One of my favorites in this regard was a reference I once heard to Strong’s Exhaustive Concordance of the Bible, which we happen to have in our personal library. I raised the question of whether it was suitable to use in pursuit of scripture references. To my knowledge, it is not based on the Inspired Version. The answer included these exact words: “Oh yes, it’s authorized.” By whom? Our little body of Saints can’t even keep track of who the various pastors are in our congregations. The hierarchy appoints endless committees and denies their existence and activity. On what date did the proposition come before a conference, receive authority and endorsement through common consent of the delegates? If this actually happened, I would appreciate some knowledge of it and will forward an appropriate “mea culpa.”

Strong's is a valuable tool for anyone seriously searching the scriptures. In no way do I intend to diminish the service it performs. But the fact remains that it is about the Bible; it is not the Bible. We have three books which are well known among the Saints, which represent the Word of God. Personally I consider absolutely every thing else to be of man and therefore, subject to human frailty. Do I take comfort from some of those early writings? Yes. Do they often help in understanding the history of the church? Yes. Are they scripture? No.

If you are offended by this essay it means you may be guilty of presenting offerings to validate some pet position which you have unnecessarily enhanced with meaningless definitions and quotations. If that is the case, please state your position, back it with a scriptural reference, give us all credit for God given intelligence and please, speak English. I believe we can agree that we are willing to extend the hand of Christian love to those who offer differing opinions. Maybe I should take my own advice and keep it simple.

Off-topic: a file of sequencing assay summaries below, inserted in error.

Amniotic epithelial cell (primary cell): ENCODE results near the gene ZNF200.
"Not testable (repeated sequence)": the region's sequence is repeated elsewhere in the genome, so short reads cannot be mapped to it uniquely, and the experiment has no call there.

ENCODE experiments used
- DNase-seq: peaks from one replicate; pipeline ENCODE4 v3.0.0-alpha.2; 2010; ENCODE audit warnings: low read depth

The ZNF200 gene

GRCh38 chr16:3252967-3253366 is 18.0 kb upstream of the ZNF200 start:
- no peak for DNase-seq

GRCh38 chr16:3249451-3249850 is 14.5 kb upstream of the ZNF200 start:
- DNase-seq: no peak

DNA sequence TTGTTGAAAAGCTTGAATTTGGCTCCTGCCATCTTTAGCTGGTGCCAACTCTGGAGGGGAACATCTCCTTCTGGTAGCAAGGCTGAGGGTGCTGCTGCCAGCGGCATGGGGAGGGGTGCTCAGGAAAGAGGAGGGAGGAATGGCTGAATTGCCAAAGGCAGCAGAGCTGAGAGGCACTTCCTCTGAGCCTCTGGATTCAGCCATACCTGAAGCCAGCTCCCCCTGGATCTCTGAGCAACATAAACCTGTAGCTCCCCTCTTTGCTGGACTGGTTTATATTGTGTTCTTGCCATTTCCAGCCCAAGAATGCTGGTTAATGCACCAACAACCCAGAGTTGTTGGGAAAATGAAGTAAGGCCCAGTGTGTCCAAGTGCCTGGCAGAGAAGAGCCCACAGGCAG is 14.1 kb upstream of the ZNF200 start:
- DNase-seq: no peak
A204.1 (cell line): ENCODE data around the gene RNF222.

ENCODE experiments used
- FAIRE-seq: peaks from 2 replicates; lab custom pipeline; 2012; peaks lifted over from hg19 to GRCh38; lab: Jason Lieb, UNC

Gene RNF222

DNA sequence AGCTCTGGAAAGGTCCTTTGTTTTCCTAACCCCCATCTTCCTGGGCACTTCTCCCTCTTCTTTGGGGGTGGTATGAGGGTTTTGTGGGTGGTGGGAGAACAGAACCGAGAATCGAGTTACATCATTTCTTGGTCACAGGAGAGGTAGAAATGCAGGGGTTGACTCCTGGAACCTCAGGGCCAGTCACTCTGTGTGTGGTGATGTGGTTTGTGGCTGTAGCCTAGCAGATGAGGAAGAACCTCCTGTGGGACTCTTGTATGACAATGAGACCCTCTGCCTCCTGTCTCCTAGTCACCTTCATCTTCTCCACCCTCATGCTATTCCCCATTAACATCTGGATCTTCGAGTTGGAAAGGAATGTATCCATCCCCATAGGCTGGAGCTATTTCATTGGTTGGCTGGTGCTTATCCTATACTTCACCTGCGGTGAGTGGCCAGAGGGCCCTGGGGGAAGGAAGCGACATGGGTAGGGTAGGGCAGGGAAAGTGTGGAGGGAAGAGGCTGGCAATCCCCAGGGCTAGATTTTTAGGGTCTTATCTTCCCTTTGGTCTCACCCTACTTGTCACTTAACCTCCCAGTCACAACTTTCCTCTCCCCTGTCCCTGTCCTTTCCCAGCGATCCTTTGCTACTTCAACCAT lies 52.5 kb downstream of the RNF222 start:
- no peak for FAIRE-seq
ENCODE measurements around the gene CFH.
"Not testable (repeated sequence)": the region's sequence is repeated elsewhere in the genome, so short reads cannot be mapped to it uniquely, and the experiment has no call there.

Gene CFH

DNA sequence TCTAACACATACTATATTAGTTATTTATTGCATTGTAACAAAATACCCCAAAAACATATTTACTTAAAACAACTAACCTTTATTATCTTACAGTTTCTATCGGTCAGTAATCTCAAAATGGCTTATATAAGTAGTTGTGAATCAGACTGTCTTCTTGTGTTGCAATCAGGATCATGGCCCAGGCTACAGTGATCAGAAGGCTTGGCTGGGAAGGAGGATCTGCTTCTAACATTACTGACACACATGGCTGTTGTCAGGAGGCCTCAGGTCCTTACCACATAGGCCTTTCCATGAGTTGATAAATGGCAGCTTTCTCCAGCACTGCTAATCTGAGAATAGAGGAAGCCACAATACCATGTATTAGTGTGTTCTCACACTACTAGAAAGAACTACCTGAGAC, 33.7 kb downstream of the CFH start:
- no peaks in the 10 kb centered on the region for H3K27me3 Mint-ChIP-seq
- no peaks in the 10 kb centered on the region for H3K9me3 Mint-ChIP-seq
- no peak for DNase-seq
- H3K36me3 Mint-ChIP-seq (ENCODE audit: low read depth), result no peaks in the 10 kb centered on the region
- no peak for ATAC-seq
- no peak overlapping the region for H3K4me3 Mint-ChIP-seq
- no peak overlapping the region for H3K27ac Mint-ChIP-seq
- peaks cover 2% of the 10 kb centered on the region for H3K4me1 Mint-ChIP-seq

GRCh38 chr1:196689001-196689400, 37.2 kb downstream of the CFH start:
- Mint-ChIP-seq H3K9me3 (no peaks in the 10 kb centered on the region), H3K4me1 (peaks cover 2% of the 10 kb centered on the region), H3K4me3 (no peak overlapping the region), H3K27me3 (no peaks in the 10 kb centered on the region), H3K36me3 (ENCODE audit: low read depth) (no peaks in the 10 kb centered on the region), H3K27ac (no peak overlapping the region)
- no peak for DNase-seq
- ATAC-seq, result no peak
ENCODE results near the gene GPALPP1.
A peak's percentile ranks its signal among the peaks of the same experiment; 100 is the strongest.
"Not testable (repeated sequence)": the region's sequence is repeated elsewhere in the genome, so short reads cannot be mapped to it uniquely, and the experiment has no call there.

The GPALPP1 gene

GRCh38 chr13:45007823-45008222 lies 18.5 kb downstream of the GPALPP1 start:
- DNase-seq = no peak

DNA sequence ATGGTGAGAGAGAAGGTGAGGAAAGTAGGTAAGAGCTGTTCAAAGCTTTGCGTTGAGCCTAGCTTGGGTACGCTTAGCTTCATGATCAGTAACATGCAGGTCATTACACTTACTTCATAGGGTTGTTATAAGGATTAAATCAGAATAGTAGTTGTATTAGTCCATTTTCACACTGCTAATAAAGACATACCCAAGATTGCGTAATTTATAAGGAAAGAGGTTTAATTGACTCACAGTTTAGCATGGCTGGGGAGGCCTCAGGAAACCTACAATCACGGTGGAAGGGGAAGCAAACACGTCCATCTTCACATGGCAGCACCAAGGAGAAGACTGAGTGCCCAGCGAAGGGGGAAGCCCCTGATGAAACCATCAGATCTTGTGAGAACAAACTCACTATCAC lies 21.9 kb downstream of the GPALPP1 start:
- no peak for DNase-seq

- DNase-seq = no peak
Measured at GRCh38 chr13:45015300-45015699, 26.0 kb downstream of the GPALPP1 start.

In His abiding love,

Cecil Moon


Equally Coy said...

I am in no way offended by your post. Indeed I lifted a rather hearty Amen! at much of it.

For the sake of accuracy, however,
Greek not Latin, was the every day language of the Roman Empire, even in Rome, until well into the first millenium.
There was not even an official Latin translation of the Bible until the 5th century AD. (By official, I mean a Latin version of the scriptures that was authorized and used and promulgated by the church)

That of course does not change anything about the point of your post, but just to comment on a weakness in your argument about seeking to understand the original languages of the written record of the faithful community.

I would offer that you seem to take offense at the very nature of scholarship, however, in your first paragraph. I am not denying that people may have the appearance of scholarly effort just for blustery show, and would agree that it is offensive. I would also add that it becomes transparent rather quickly, especially if there is real interaction between people.
But I would point out that any educational process of lasting value involves a leading, a provocation, and a hypothesis (maybe even a thesis). A process that dictates a conclusion that is accepted without examination, regardless of documentation, reputation, or credential is often not lasting; and it often leads to serious issues of indoctrination that can be literally fatal. There is nothing more dangerous than a well-documented and substantiated thesis, accepted without examination and contemplation. So I would challenge your point that a well-reasoned, and formulated argument relieves one of the educational process of "plowing through" references and thinking. This challenge comes with a hearty agreement that drive-by soundbites of documentation do not make for any real persuasive evidence of any point, and to accept them simply because they are sourced from a "repected" archive is indeed troublesome.

In reading your post I am a little confused, I guess. I sense in your writing a well-shielded desire to break away from some of the trappings of tradition that seem so apparent to an outside observer; but a vague guiltiness for feeling like you might want to do that.